Neil Pryde: Development, innovationand best performing sails.



Neil Pryde has a well deserved reputation for pushing the sail development forward. Of course, we can't overlook the other side of the coin (over-commercial ("oily") customer contacts, fragile designs and not always durable solutions) - but we can't overlook the very competitive (as to sailing performance) designs, the expensive/exotic materials and the sophisticated constructions either.


For the reason alone, that Neil Pryde is the biggest sail brand - and having some of the best sailors in their team, of course - Neil Pryde probably has the best test program (as to functions, not durability). And probably it's also a little easier to test the sails, when the distances between the sails (at least in the formula sizes) are almost 1 meter. Other brands often have distances of down to 0,5 meter, and it's a qualified guess that not all sizes are tested very well.


If you look for reasons for the good performances, notice the details. A couple of examples:


  • The most important battens have 3 sections. A solid glass section closest to the camber, then a carbon tube with a relative small diameter, and closest to the leech a carbon tube with a larger diameter. At other brands most often you see glass/plastic tubes in only one dimension. And at Neil Pryde the batten sections are glued together - most often even with a little metal split, so that you can remove the battens from the sail without they falling apart.

  • The batten tension devices are made, so that the tension against the battens is placed very close to the sail cloth. In this way the sail draft is almost even on both tacks (try, for instance, to compare with the tensions devises from Gaastra Nitro/Neutron that affect the leech to "hook" in one tack, and show a kind of "bending away" on the other tack. Oh yes, and the Neil Pryde batten tension devices can be tightened or loosened without tools.

  • The camber inducers are made from a dense and fairly hard plastic quality, so that the battens very seldom deform at the entrances of the cambers. This always happens with Gaastra Nitro/Neutron, Maui Sails TR and to a lesser degree with North Warp -  which results in uneven drafts around the mast, dependent of the tack. And most important: While other sail brands let the battens push against a pocket made from webbing, Neil Pryde has riveted a plastic device on the luff. The function and the precision when the cambers change tack - or when you'll have to adjust with spacers - are far better than the solutions from other sail brands. The 2007 edition of the race sail is said to incorporate cambers with even better and more reliable functions.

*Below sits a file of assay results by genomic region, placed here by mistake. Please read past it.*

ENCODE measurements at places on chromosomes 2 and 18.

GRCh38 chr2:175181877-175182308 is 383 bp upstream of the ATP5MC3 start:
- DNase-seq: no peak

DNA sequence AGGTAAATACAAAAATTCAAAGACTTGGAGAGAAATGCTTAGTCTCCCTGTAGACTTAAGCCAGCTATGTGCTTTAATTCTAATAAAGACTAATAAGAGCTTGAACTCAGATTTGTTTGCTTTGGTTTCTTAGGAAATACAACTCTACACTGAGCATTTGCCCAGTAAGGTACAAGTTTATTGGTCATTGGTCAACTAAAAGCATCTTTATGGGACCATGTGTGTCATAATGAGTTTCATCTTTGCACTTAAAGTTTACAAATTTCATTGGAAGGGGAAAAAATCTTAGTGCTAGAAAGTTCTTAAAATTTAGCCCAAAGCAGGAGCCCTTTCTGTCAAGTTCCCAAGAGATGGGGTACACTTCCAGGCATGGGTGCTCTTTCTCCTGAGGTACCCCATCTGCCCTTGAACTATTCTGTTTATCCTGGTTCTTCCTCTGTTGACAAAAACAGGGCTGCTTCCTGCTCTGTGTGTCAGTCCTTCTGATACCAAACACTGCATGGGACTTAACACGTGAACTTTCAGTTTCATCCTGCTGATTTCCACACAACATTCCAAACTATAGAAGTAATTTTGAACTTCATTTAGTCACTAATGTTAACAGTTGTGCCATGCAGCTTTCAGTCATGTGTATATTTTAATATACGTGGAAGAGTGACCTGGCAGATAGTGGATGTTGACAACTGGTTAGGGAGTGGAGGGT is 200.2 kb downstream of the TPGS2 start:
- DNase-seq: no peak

• Perhaps with exception from North Sails the precisions in the sewing jobs are unmatched, and you'll almost always have to look in vain for slipping seams and wrinkles. And Neil Pryde appear to be very good at getting the test sails reproduced for the final production - contrary to several competitors who obviously find it difficult to give us (the customers) the same kind of sails that a couple of months earlier were approved by the test sailors.

When it comes to the performance issues, there can be little doubt that Neil Pryde sets the standard that other brands constantly try to reach (most often in vain). You can feel it very clearly, when you try a Neil Pryde race sail, after having sailed with a race sail from an other brand through the season. It's just like coming home again - the static/dynamic weight, the balance, the predictability, the wind span and the stability is second to none.